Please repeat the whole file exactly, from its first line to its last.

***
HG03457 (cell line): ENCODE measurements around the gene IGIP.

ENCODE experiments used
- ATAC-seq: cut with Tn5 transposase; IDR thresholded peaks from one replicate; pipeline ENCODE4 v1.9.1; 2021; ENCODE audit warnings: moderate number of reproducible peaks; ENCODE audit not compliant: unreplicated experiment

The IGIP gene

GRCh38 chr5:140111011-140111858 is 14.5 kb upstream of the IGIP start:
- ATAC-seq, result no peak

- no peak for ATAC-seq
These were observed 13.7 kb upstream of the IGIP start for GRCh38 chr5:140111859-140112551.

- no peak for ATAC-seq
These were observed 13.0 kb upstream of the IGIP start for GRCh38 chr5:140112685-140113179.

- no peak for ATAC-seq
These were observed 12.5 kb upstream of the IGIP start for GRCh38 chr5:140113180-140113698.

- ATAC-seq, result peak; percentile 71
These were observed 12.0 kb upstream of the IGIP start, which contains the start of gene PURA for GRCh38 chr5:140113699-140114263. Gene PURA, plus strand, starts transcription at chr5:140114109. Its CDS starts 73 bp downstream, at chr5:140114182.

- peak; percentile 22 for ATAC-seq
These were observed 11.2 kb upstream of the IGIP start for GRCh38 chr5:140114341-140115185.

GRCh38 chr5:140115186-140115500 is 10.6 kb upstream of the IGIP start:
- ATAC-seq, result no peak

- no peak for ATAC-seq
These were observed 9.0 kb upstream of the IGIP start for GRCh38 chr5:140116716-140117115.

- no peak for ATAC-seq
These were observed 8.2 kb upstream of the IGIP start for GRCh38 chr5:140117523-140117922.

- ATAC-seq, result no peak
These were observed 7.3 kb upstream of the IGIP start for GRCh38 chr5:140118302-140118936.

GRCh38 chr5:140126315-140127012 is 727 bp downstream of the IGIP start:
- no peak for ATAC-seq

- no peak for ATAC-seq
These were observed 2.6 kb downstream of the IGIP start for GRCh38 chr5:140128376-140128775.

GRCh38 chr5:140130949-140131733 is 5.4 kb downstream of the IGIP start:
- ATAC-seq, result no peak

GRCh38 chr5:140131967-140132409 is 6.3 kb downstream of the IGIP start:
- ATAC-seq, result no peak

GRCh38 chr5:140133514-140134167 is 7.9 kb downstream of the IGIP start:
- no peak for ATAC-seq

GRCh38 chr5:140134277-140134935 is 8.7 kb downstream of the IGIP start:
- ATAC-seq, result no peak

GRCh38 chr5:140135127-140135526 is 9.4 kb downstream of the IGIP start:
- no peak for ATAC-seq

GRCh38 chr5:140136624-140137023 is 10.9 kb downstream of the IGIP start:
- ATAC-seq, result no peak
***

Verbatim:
HG03457 (cell line): ENCODE measurements around the gene IGIP.

ENCODE experiments used
- ATAC-seq: cut with Tn5 transposase; IDR thresholded peaks from one replicate; pipeline ENCODE4 v1.9.1; 2021; ENCODE audit warnings: moderate number of reproducible peaks; ENCODE audit not compliant: unreplicated experiment

The IGIP gene

GRCh38 chr5:140111011-140111858 is 14.5 kb upstream of the IGIP start:
- ATAC-seq, result no peak

- no peak for ATAC-seq
These were observed 13.7 kb upstream of the IGIP start for GRCh38 chr5:140111859-140112551.

- no peak for ATAC-seq
These were observed 13.0 kb upstream of the IGIP start for GRCh38 chr5:140112685-140113179.

- no peak for ATAC-seq
These were observed 12.5 kb upstream of the IGIP start for GRCh38 chr5:140113180-140113698.

- ATAC-seq, result peak; percentile 71
These were observed 12.0 kb upstream of the IGIP start, which contains the start of gene PURA for GRCh38 chr5:140113699-140114263. Gene PURA, plus strand, starts transcription at chr5:140114109. Its CDS starts 73 bp downstream, at chr5:140114182.

- peak; percentile 22 for ATAC-seq
These were observed 11.2 kb upstream of the IGIP start for GRCh38 chr5:140114341-140115185.

GRCh38 chr5:140115186-140115500 is 10.6 kb upstream of the IGIP start:
- ATAC-seq, result no peak

- no peak for ATAC-seq
These were observed 9.0 kb upstream of the IGIP start for GRCh38 chr5:140116716-140117115.

- no peak for ATAC-seq
These were observed 8.2 kb upstream of the IGIP start for GRCh38 chr5:140117523-140117922.

- ATAC-seq, result no peak
These were observed 7.3 kb upstream of the IGIP start for GRCh38 chr5:140118302-140118936.

GRCh38 chr5:140126315-140127012 is 727 bp downstream of the IGIP start:
- no peak for ATAC-seq

- no peak for ATAC-seq
These were observed 2.6 kb downstream of the IGIP start for GRCh38 chr5:140128376-140128775.

GRCh38 chr5:140130949-140131733 is 5.4 kb downstream of the IGIP start:
- ATAC-seq, result no peak

GRCh38 chr5:140131967-140132409 is 6.3 kb downstream of the IGIP start:
- ATAC-seq, result no peak

GRCh38 chr5:140133514-140134167 is 7.9 kb downstream of the IGIP start:
- no peak for ATAC-seq

GRCh38 chr5:140134277-140134935 is 8.7 kb downstream of the IGIP start:
- ATAC-seq, result no peak

GRCh38 chr5:140135127-140135526 is 9.4 kb downstream of the IGIP start:
- no peak for ATAC-seq

GRCh38 chr5:140136624-140137023 is 10.9 kb downstream of the IGIP start:
- ATAC-seq, result no peak